JAPANESE PRINTS

A MILLION QUESTIONS

TWO MILLION MYSTERIES

 

Ukiyo-e Prints

浮世絵版画

Port Townsend, Washington

 

UTAGAWA YOSHIHARU

歌川芳春*

うたがわ.よしはる

1828-1888

*According to Laurence P. Roberts in his A Dictionary of Japanese Artists: Painting, Sculpture, Ceramics, Prints, Lacquer (1976 edition, p. 202) there are two variants of the haru character --- 晴 and 春. The second one appears on this print from 1871 and the other one on a print from ca. 1854.

Subject:

A Western Style Circus (曲馬 or きょくば)

Size: 14 5/8" x 10 1/4"

Publisher: Unknown

Date:  1871

This is only one panel from a triptych - probably.

 Signature: Yoshiharu ga
 署名: 芳春画

 しょめい: よしはるが

There is another copy of this print in the collection of the

Ruth Chandler Williamson Gallery at Scripps College.

SOLD!

THANKS D!

 

 

 

 

 

 

 

 

 

 

曲馬

 

曲芸

 

Equestrian feats

 

Acrobatics

曲馬団

きょくば

 

きょくげい

Circus troupe

 

曲馬師

 

きょくばだん

 

Stunt rider at a circus

 

 

 

きょくばし

曲技

 

 

 

Acrobatic feats

 

    きょくぎ  
       

 

Yoshiharu must have been very impressed by this circus because we know of one other triptych by him of a similar scene from the same year as the print featured on this page.

One of our contributor/correspondents, E., confirmed this by sending us an image of a circus triptych by Yoshiharu dated from the same year. Thanks E!

 

THE CIRCUS IS IN TOWN!

THE CIRCUS IS IN TOWN!

 

Above is one panel of a triptych by Shigemasu

illustrating a performance by the French circus troupe.

(This print is not for sale.)

I am old enough to remember somewhat how important it was for the Barnum and Bailey Circus to visit the regional towns and cities of the Midwest. There was a time when they traveled by rail and included fantastically decorated railroad cars custom built for them. The tops of the cars --- especially the ones carrying the animals --- looked liked the garishly carved and colored calliopes which which they used to pound out their harsh music. It wasn't Beethoven or Mozart, but it was music to the ears of children and parents alike. And long after the circus had moved on, long after the peanut shells, sawdust and elephant manure had been removed there were those old ripped and torn posters plastering wooden fences everywhere proclaiming that "The Circus is Coming!"

 

So, you can imagine that if I still have infantile memories of such things, then just think how much more impressive and exotic it must have seemed to the nineteenth century Japanese who were just coming out of their centuries of almost total isolation. Julia Meech-Pekarik tells us that the Cirque Soullier opened on the night of August 8, 1871 in Yokohama. The sixty-two year old M. Soullier had brought to Japan something it had never seen before. Sure, there had been native born acrobats and dare-devil horsemen, but nothing as exotic as this. One report said that the horses did everything but talk. "In early December the troupe obtained permission to visit Tokyo and performed on the grounds of the Shōkonsha (Yasakuni Shrine), attracting the attention of several artists."* That may be an understatement.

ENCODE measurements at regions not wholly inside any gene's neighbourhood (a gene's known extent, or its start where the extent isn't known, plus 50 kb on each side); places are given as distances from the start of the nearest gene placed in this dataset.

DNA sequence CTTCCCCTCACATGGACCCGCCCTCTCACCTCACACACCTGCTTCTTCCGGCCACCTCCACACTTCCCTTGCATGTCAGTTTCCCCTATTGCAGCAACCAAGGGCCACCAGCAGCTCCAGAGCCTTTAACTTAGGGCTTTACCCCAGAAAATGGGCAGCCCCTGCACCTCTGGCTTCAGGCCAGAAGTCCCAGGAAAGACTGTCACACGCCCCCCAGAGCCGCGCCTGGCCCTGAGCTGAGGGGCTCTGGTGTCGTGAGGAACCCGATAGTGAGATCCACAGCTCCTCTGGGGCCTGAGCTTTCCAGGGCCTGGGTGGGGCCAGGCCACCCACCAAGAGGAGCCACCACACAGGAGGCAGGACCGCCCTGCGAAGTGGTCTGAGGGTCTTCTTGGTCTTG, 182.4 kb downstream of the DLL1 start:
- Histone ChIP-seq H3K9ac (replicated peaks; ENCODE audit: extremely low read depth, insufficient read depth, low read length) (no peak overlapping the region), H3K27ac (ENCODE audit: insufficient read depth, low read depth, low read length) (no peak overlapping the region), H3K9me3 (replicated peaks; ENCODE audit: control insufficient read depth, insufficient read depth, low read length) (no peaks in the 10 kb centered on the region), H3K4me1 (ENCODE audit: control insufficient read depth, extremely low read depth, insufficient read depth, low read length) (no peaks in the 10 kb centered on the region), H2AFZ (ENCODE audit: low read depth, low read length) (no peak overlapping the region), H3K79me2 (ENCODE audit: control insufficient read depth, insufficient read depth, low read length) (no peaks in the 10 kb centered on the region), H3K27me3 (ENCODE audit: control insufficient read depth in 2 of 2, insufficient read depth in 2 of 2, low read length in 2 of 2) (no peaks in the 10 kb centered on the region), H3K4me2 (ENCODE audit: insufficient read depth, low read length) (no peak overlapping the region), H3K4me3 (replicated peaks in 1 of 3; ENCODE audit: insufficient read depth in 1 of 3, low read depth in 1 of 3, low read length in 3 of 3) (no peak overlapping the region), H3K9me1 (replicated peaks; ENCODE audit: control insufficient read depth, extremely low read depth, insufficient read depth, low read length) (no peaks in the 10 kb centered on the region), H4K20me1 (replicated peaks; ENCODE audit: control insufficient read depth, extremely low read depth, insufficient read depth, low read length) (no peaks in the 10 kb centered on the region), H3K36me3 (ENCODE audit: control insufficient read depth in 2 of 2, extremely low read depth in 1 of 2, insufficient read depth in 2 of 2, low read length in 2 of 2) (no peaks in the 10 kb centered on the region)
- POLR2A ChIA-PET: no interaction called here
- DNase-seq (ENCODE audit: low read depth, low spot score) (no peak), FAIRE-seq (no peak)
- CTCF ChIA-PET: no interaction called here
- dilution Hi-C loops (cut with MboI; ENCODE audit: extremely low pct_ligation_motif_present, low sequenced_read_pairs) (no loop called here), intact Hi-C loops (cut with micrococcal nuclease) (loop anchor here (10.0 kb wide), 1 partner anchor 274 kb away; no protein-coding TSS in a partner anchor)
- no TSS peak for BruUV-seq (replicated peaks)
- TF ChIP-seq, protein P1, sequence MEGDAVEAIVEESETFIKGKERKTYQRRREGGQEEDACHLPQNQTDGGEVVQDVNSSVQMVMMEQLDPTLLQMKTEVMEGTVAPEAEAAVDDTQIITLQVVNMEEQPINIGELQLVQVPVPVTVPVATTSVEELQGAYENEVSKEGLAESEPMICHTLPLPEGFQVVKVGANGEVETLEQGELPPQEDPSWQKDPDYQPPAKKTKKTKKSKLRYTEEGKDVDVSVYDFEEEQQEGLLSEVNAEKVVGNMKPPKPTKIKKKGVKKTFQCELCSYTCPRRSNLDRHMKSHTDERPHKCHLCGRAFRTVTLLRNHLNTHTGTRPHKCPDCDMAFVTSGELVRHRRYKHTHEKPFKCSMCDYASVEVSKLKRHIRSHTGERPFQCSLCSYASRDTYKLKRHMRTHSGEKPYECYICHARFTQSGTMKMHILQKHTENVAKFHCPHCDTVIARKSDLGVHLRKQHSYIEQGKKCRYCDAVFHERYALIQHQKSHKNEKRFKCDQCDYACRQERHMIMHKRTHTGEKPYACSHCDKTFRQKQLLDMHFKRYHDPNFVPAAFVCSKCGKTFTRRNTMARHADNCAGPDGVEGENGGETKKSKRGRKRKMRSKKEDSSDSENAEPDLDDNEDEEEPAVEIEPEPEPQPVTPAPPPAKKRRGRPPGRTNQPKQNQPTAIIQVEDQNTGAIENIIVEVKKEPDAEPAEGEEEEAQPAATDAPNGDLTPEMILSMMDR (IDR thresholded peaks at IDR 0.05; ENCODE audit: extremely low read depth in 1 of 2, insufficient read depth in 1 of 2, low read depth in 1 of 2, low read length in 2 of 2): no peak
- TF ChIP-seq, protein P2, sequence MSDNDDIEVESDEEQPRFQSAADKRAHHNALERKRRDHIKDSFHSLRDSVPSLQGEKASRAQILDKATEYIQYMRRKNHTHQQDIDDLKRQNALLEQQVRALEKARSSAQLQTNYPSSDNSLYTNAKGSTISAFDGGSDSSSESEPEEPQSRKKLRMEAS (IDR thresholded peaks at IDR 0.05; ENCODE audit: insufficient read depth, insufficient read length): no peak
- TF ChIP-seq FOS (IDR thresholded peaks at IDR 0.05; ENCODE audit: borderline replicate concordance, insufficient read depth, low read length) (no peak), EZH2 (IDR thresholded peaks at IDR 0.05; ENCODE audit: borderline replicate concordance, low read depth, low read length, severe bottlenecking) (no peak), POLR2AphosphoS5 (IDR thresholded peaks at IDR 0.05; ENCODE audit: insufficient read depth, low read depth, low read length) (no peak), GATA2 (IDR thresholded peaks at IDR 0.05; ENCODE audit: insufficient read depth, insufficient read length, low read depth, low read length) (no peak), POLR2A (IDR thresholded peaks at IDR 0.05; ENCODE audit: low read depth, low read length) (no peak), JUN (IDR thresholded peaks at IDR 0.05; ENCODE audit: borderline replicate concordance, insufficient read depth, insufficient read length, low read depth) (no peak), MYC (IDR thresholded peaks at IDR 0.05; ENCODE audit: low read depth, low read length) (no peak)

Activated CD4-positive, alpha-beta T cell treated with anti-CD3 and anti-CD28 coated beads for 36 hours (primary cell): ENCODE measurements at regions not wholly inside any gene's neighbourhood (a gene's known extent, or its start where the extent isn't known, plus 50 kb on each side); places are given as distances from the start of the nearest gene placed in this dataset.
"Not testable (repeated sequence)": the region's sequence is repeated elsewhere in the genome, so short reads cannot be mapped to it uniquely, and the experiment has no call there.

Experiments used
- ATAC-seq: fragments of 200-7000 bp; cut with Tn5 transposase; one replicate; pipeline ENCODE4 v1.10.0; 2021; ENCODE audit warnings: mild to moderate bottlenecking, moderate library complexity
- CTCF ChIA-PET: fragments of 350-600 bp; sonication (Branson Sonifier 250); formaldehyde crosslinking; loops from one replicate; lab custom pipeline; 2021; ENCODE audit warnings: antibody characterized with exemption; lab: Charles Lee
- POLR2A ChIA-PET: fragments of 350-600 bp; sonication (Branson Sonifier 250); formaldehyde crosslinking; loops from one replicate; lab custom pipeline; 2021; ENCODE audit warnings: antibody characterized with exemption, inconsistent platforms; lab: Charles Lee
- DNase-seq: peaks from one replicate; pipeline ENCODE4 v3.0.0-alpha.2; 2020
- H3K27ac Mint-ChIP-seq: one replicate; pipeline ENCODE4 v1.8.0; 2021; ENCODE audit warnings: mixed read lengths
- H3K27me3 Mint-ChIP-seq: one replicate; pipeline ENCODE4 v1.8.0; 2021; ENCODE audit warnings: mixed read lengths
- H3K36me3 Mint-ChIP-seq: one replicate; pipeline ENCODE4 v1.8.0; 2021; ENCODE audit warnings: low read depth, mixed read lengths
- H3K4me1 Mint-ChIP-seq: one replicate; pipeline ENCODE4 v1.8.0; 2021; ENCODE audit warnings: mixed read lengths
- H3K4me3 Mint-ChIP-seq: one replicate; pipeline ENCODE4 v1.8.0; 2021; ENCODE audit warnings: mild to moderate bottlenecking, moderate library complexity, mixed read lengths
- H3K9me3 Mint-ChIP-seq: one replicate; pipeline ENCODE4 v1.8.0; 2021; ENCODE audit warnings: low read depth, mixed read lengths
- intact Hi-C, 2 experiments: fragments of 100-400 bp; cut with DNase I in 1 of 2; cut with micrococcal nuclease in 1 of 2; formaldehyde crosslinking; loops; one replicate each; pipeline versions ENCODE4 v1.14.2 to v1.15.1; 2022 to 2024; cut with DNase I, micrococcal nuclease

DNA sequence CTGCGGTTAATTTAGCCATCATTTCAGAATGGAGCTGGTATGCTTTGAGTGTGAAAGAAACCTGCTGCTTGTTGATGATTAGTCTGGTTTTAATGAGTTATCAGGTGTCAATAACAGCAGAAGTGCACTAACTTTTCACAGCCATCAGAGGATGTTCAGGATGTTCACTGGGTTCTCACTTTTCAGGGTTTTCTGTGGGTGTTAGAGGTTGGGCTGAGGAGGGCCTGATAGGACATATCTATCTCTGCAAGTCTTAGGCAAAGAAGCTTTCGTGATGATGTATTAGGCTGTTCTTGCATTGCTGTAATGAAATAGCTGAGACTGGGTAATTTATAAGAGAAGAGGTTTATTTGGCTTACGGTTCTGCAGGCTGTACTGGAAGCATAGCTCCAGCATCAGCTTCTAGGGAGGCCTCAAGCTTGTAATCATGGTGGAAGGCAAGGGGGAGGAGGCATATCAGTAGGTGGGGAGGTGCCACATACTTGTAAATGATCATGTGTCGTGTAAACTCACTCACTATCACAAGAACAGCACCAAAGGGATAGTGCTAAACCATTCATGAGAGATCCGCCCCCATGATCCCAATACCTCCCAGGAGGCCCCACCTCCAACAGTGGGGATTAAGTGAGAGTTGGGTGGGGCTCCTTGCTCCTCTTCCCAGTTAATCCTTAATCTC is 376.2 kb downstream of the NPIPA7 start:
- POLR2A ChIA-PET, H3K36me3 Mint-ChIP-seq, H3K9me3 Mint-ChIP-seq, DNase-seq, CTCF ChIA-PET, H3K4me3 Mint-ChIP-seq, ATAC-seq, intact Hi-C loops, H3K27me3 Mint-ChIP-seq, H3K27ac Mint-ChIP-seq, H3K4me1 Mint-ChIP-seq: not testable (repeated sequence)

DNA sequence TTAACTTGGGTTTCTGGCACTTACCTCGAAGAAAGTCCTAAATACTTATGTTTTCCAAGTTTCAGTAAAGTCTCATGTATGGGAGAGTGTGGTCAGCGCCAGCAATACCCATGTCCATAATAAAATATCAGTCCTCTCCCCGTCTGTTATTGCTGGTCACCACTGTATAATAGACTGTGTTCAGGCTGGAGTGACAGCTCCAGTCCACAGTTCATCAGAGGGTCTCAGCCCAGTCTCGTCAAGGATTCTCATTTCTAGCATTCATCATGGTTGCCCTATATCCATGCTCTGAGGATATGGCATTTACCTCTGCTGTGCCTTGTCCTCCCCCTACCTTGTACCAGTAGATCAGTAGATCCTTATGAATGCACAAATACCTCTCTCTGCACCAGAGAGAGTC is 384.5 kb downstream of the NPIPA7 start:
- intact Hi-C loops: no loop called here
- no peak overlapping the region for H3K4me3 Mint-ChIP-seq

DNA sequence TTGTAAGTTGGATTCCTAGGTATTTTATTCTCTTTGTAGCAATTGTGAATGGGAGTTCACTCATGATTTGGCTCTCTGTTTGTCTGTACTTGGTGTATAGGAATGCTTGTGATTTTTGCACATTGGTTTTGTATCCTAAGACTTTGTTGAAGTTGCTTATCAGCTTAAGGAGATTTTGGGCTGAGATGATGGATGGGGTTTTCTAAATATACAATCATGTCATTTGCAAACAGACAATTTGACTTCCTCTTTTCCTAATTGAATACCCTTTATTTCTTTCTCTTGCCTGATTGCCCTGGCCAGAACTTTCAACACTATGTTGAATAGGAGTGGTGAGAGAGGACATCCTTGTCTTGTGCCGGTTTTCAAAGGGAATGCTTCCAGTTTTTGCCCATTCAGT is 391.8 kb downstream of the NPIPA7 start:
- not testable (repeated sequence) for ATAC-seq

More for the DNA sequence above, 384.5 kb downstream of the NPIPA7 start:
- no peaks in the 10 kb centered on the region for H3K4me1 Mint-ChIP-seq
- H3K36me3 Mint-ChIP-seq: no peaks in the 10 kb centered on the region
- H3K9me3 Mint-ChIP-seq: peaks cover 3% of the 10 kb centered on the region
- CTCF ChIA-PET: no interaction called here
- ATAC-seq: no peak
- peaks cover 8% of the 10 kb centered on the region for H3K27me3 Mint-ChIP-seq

There is a very informative page on the Internet about the history of circus acts in Japan from the National Museum of Japanese History entitled "The Dawn of Circus - Acrobats travel overseas". Composed by Kouichi Matsuo of the Folklore and Folklife Department he notes that one enterprising native named Hayatake Torakichi led a troupe which specialized in an act known as "kyokuzashi" (曲技し or きょくざし) where Torakichi performed a grand feat of strength and balance. Torakichi would support other performers atop long bamboo poles placed on his shoulders.

 

Almost eight years before Soullier took his troupe of bareback riders and performers to Japan an American named Richard Risley arrived with his ten artists and eight horses. However, their success was somewhat limited by their confinement to Yokohama. Then in 1866 Risley organized a visit to the West of Japanese acrobats and conjurers from several different troupes each of which seemed to have its own specialities. In the U.S. he billed them as "The Japan Imperial Artistes' Company". From there they went to Europe. This is said to have been the first time a large group of Japanese were given permission to make an extended visit overseas.

 

Other Japanese circus acts applied for and got permission to follow Risley group. In fact, when two different groups both found themselves in New York at the same naturally there was a degree of fraternization. We have all heard or been warned about circus performers and about their 'fraternization'.  As a consequence of their encounter the first Japanese baby in the modern age was born abroad  nine months later in London. Shocking!

 

Risley opened the door and other Westerners walked through it. Soullier was followed in 1887 by Chiarini's Italian circus which added the element of wild animals. By the 1910s even airplanes had been added to the acts. Perhaps this is the reason we refer to such aerial performances as acrobatics. If you cut and paste the kanji characters 曲技 and search Google - Images most of pictures are of planes performing death defying dives and rolls and turns, ect.

 

*The World of the Meiji Print: Impressions of a New Civilization, by Julia Meech-Pekarik, published by Weatherhill, 1986, p. 1871.

 

MERCURY

RISING

 

 

 

 

WHAT IS WITH THIS

GUY?

 

 

 

 

 

DON'T TRY THIS AT HOME!

 
   
     

 

 

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